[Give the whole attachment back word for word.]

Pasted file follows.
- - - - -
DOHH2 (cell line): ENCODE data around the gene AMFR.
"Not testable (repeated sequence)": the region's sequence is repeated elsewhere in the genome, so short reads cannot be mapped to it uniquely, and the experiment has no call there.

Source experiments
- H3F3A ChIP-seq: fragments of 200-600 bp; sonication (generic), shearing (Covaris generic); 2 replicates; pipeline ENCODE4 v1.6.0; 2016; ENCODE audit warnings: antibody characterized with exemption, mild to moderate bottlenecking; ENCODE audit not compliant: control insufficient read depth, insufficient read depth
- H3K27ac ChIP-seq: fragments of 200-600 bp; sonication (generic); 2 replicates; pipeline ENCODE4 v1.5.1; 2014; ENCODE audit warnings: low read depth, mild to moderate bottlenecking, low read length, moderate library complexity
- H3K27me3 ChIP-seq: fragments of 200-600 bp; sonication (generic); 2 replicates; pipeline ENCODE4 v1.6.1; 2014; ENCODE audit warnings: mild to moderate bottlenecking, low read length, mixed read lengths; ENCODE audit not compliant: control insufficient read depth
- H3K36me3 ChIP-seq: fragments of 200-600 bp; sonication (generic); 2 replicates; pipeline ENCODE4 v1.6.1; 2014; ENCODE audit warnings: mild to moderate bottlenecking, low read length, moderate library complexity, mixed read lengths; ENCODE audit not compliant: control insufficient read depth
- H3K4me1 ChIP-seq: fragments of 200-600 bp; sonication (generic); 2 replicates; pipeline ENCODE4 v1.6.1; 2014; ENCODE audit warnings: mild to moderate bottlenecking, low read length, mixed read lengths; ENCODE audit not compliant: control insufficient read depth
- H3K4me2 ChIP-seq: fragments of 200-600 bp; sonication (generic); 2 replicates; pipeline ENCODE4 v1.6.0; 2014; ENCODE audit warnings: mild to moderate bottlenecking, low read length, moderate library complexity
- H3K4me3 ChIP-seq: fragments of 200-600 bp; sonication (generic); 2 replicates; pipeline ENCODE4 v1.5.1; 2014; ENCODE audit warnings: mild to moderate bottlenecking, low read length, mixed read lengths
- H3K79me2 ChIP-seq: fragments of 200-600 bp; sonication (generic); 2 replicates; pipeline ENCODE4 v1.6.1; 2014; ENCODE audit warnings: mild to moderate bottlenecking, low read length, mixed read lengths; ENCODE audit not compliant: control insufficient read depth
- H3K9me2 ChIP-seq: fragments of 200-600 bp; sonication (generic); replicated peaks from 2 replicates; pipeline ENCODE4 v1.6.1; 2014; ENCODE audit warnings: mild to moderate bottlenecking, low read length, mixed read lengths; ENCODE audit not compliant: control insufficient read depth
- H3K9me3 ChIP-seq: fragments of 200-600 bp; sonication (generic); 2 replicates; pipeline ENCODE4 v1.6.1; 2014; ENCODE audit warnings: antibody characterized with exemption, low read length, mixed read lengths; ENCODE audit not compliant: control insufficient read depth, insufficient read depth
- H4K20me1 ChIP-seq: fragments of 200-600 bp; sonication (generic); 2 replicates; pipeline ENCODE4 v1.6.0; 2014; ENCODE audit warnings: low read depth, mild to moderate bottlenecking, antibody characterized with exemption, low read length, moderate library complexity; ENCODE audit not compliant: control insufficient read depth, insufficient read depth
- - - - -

DOHH2 (cell line): ENCODE data around the gene AMFR.
"Not testable (repeated sequence)": the region's sequence is repeated elsewhere in the genome, so short reads cannot be mapped to it uniquely, and the experiment has no call there.

Source experiments
- H3F3A ChIP-seq: fragments of 200-600 bp; sonication (generic), shearing (Covaris generic); 2 replicates; pipeline ENCODE4 v1.6.0; 2016; ENCODE audit warnings: antibody characterized with exemption, mild to moderate bottlenecking; ENCODE audit not compliant: control insufficient read depth, insufficient read depth
- H3K27ac ChIP-seq: fragments of 200-600 bp; sonication (generic); 2 replicates; pipeline ENCODE4 v1.5.1; 2014; ENCODE audit warnings: low read depth, mild to moderate bottlenecking, low read length, moderate library complexity
- H3K27me3 ChIP-seq: fragments of 200-600 bp; sonication (generic); 2 replicates; pipeline ENCODE4 v1.6.1; 2014; ENCODE audit warnings: mild to moderate bottlenecking, low read length, mixed read lengths; ENCODE audit not compliant: control insufficient read depth
- H3K36me3 ChIP-seq: fragments of 200-600 bp; sonication (generic); 2 replicates; pipeline ENCODE4 v1.6.1; 2014; ENCODE audit warnings: mild to moderate bottlenecking, low read length, moderate library complexity, mixed read lengths; ENCODE audit not compliant: control insufficient read depth
- H3K4me1 ChIP-seq: fragments of 200-600 bp; sonication (generic); 2 replicates; pipeline ENCODE4 v1.6.1; 2014; ENCODE audit warnings: mild to moderate bottlenecking, low read length, mixed read lengths; ENCODE audit not compliant: control insufficient read depth
- H3K4me2 ChIP-seq: fragments of 200-600 bp; sonication (generic); 2 replicates; pipeline ENCODE4 v1.6.0; 2014; ENCODE audit warnings: mild to moderate bottlenecking, low read length, moderate library complexity
- H3K4me3 ChIP-seq: fragments of 200-600 bp; sonication (generic); 2 replicates; pipeline ENCODE4 v1.5.1; 2014; ENCODE audit warnings: mild to moderate bottlenecking, low read length, mixed read lengths
- H3K79me2 ChIP-seq: fragments of 200-600 bp; sonication (generic); 2 replicates; pipeline ENCODE4 v1.6.1; 2014; ENCODE audit warnings: mild to moderate bottlenecking, low read length, mixed read lengths; ENCODE audit not compliant: control insufficient read depth
- H3K9me2 ChIP-seq: fragments of 200-600 bp; sonication (generic); replicated peaks from 2 replicates; pipeline ENCODE4 v1.6.1; 2014; ENCODE audit warnings: mild to moderate bottlenecking, low read length, mixed read lengths; ENCODE audit not compliant: control insufficient read depth
- H3K9me3 ChIP-seq: fragments of 200-600 bp; sonication (generic); 2 replicates; pipeline ENCODE4 v1.6.1; 2014; ENCODE audit warnings: antibody characterized with exemption, low read length, mixed read lengths; ENCODE audit not compliant: control insufficient read depth, insufficient read depth
- H4K20me1 ChIP-seq: fragments of 200-600 bp; sonication (generic); 2 replicates; pipeline ENCODE4 v1.6.0; 2014; ENCODE audit warnings: low read depth, mild to moderate bottlenecking, antibody characterized with exemption, low read length, moderate library complexity; ENCODE audit not compliant: control insufficient read depth, insufficient read depth